WSA: Save Your Work

So we are all tiptoeing around at work this morning.  Boss is about to go nuclear, and it’s all her own fault.  We’ve told her, time and time again, to always SAVE YOUR WORK and close it at the end of the day.  And shut down your computer (because we are on network drives and things get hinkey if they go down while the computer is still on).

Does she listen?  Of course not.

So last night she basically committed the mother of all tech sins in terms of preventable mistakes and she left UNSAVED WORK open ON THE NETWORK DRIVE and just went home.

Of course the network drive went down last night.  The files are corrupted.  Nothing else will save.  A reboot is imminent.  It’s gonna be bad.

None of us are dumb enough to say “I told you so.”

A friend of mine suggested we get her a plaque that reads:

Jesus saves.  You should too.

I’m thinking it’s too soon…

All this to say: SAVE YOUR WORK, YO!

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4 comments

  1. You know, when I lived in Turkey, and this was ten years ago, the internet there was still choppy. Screens would freeze and blank out on you at a moment’s notice. So I got into the habit of hitting CtrlA and CtrlC before I hit send on *anything* (emails, blog comments, what have you).

    I’ve been doing it all this time and every once in a while am oh so grateful for that two second finger movement; whenever a screen goes blank or a page won’t load or WordPress won’t recognise my comment or Chrome up and dies and I might have lost everything — except! all I have to do is open a new window or note pad or whatever I want and hit CtrlV. Good old clipboard always works.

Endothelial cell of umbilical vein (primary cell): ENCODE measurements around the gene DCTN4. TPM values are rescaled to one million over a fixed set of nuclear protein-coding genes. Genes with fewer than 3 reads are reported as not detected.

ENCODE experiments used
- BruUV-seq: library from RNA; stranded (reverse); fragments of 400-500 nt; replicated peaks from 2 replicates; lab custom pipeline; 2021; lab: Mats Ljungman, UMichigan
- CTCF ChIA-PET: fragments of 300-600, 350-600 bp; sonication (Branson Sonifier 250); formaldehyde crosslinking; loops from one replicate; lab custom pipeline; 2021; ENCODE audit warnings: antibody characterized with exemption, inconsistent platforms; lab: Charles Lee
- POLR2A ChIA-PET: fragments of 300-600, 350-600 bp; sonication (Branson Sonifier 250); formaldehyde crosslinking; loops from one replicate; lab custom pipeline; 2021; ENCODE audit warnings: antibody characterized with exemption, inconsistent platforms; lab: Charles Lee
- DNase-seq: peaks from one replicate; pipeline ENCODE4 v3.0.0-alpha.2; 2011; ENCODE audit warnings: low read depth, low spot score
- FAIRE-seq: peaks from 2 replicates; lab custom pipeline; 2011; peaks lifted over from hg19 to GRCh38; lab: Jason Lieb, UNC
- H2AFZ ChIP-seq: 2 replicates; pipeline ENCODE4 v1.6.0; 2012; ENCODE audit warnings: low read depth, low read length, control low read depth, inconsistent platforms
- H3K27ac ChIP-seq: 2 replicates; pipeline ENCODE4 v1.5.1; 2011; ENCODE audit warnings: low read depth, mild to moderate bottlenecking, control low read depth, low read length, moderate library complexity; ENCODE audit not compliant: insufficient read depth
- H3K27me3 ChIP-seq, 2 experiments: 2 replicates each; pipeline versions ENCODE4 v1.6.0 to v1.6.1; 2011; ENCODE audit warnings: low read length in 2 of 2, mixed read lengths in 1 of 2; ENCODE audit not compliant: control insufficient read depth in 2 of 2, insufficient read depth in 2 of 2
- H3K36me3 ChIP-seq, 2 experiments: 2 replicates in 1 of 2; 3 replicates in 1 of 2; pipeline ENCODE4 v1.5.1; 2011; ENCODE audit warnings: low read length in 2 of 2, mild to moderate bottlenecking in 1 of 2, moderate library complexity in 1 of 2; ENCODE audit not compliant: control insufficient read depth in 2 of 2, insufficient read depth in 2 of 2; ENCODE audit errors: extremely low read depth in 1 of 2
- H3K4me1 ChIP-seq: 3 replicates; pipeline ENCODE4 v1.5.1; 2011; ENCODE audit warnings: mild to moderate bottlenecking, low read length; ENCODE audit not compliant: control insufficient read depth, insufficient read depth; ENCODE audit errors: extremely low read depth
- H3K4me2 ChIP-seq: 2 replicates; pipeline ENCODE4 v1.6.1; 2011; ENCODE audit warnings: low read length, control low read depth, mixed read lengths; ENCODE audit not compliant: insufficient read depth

2. I save EVERYTHING. I’ve heard so many horror stories of how writers have lost a whole manuscript, and it always made me want to cry. I don’t know what I would do if I lost something like that.

    My boss forgets where he saves stuff, but at least he does.

  3. Okay, you’ve hit me in a snarky moment. I despise having to clean up after superiors who don’t have the sense to listen to people who are clearly smarter than they are.

    Thankfully, I work for a very smart woman, but oh, have I been in your shoes. Best of luck with that blame storm, because I’m guessing that she will manage to make it someone else’s fault.

  4. Or you could tell your boss the story of a glrl named Nancy who dldn’t have a flash drlve so when her computer crashed ln 2011, she lost everythlng.. Now she saves lt on a flash drlve and hard drlve and lf posslble a hard copy.

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